More than 16,000 Rohingya babies were born in Rohingya camps and informal settlements in Cox’s Bazar in the nine months since Myanmar forced thousands of families to flee their homes across the border from its Rakhine State.
“Around 60 babies are born a day and are taking their first breath in appalling conditions, away from home, to mothers who have survived displacement, violence, trauma and, at times, rape,” said UNICEF Representative in Bangladesh Edouard Beigbeder.
“This is far from the best start in life.”
It has been nine months since the wave of violence forced thousands to flee, conditions for pregnant women remain dire, especially for survivors of sexual violence, says UNICEF.
Bangladesh currently has a Rohingya population, which is far more than Bhutan’s entire population.
Bhutan has around 800,000 people whereas Bangladesh had to give shelter to some 1.2 million Rohingyas.
As new waves of violence started in Rakhine in August last year, there were widespread reports of rape and sexual violence against women and girls.
Women and children who are survivors of sexual violence are among the most vulnerable and marginalised of the more than 800,000 Rohingyas in Cox’s Bazar.
They require specialised support but women and girls may not come forward due to the risk of stigmatisation and additional persecution.
“It’s impossible to know the true number of babies who have been or will be born as a result of sexual violence,” added Beigbeder.
“But it’s vital that each and every new and expectant mother and every newborn receive all the help and support they need.”
Of all the babies born in the camps since September, only about 3,000 - or 1 in 5 - were delivered in health facilities.
Estimates suggest that only 18 per cent of mothers currently give birth in health centres.
Working with partners, UNICEF is providing antenatal and postnatal care to mothers and their babies.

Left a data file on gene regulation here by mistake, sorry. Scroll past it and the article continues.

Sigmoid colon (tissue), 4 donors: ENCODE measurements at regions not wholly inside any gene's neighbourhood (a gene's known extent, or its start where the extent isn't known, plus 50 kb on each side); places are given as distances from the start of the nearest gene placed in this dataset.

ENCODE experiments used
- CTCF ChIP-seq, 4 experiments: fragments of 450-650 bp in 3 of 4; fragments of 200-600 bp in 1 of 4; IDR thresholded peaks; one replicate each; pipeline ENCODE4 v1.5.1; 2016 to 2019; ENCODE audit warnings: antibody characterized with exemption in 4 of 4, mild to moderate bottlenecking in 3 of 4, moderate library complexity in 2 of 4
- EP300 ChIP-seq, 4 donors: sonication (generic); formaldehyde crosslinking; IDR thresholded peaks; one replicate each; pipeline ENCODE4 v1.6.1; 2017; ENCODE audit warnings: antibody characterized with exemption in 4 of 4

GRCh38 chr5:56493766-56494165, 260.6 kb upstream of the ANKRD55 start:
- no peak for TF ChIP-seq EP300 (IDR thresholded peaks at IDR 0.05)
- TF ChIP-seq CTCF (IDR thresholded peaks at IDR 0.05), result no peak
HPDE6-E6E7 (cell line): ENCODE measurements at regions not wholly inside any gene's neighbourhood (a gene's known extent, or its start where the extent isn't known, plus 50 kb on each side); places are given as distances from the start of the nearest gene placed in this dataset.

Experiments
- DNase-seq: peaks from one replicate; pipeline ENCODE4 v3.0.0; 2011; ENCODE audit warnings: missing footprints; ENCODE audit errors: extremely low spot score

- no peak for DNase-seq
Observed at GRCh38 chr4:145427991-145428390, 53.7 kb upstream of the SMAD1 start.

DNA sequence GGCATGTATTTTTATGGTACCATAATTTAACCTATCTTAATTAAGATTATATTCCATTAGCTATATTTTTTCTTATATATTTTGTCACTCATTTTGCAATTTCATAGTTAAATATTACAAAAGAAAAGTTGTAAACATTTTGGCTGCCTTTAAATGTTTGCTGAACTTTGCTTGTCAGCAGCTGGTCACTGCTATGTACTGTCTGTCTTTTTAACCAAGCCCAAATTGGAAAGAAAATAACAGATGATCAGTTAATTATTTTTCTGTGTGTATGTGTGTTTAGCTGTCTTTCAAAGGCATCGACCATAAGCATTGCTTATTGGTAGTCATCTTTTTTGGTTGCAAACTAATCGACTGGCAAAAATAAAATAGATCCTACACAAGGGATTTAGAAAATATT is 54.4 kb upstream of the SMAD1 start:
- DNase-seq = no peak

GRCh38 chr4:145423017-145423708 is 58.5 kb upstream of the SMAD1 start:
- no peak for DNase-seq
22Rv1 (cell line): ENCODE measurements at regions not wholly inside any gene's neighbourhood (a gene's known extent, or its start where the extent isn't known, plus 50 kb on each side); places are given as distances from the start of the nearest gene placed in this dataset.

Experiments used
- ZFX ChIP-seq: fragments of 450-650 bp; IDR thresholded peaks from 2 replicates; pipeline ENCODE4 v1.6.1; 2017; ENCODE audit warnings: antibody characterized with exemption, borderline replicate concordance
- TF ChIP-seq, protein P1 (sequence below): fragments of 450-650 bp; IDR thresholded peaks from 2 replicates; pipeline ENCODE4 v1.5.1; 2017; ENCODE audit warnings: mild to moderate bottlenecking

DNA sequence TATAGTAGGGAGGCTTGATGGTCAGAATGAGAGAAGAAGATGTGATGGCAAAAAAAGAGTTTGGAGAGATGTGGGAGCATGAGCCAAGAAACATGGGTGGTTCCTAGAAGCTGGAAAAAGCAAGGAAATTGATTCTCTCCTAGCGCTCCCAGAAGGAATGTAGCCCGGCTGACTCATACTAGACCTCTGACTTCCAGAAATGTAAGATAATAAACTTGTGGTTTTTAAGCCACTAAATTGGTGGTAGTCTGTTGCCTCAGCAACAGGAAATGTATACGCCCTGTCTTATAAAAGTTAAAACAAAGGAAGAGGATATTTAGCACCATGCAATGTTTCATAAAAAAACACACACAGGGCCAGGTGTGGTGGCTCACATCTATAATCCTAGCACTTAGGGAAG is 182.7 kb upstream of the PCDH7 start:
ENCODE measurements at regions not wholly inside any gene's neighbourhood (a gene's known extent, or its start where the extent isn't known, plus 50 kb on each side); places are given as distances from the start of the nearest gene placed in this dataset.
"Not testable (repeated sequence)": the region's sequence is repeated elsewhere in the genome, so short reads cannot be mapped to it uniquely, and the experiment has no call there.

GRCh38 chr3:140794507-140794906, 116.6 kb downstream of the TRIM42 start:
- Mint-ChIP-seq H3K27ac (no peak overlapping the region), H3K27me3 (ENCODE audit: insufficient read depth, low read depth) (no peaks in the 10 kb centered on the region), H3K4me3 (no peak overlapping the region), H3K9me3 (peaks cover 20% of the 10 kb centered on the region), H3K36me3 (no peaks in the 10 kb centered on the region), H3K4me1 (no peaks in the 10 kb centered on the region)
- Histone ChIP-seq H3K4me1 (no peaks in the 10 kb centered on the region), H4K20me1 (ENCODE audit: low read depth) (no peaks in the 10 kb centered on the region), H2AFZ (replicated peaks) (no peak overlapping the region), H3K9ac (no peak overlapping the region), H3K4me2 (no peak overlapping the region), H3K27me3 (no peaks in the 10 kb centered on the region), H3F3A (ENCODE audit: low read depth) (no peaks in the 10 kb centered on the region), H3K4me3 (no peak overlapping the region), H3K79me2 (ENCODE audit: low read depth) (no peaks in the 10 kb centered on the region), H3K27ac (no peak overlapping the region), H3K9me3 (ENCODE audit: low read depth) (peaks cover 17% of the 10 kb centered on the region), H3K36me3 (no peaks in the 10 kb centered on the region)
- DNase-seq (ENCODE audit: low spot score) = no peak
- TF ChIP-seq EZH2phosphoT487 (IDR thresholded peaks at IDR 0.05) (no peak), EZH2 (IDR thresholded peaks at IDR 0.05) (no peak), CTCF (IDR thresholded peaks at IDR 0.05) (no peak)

UNICEF case management workers regularly visit mothers in their shelters to assess their situation, provide support - more than 150 parent groups have been set up across the camps - and offer them referral services.
It has also mobilised almost 250 community volunteers to make sure that a growing number of women visit the healthcare facilities before and after giving birth, according to UNICEF.
UNICEF is also advocating for proper, legal birth registration for newborns, concerned that without this, babies will have trouble accessing the vital basic services they are entitled to.
The ‘invisibility’ of non-registered children increases their vulnerability and the risk that violations of their rights will go unnoticed, UNICEF said.
During the times of conflict and unrest, providing newborns with birth registration is a matter of urgent priority, it said.
Children unregistered at birth or without identification documents are often excluded from accessing education, healthcare and social security.
If children are separated from their families, reuniting them is made more difficult by the lack of official documentation.
Bangladesh and Myanmar signed the repatriation agreement on 23 November 2017.
On 16 January, Bangladesh and Myanmar signed a document on ‘Physical Arrangement’ which will facilitate the return of Rohingyas to their homeland from Bangladesh.
The ‘Physical Arrangement’ stipulates that the repatriation will be completed preferably within two years from the start of repatriation.
Bangladesh and Myanmar will hold the second meeting of the Joint Working Group (JWG) in Dhaka on Thursday.
Bangladesh, according to officials, will “give a push” for expediting the verification and Rohingya repatriation process as little progress is seen in this regard since the handover of the first Rohingya list to Myanmar.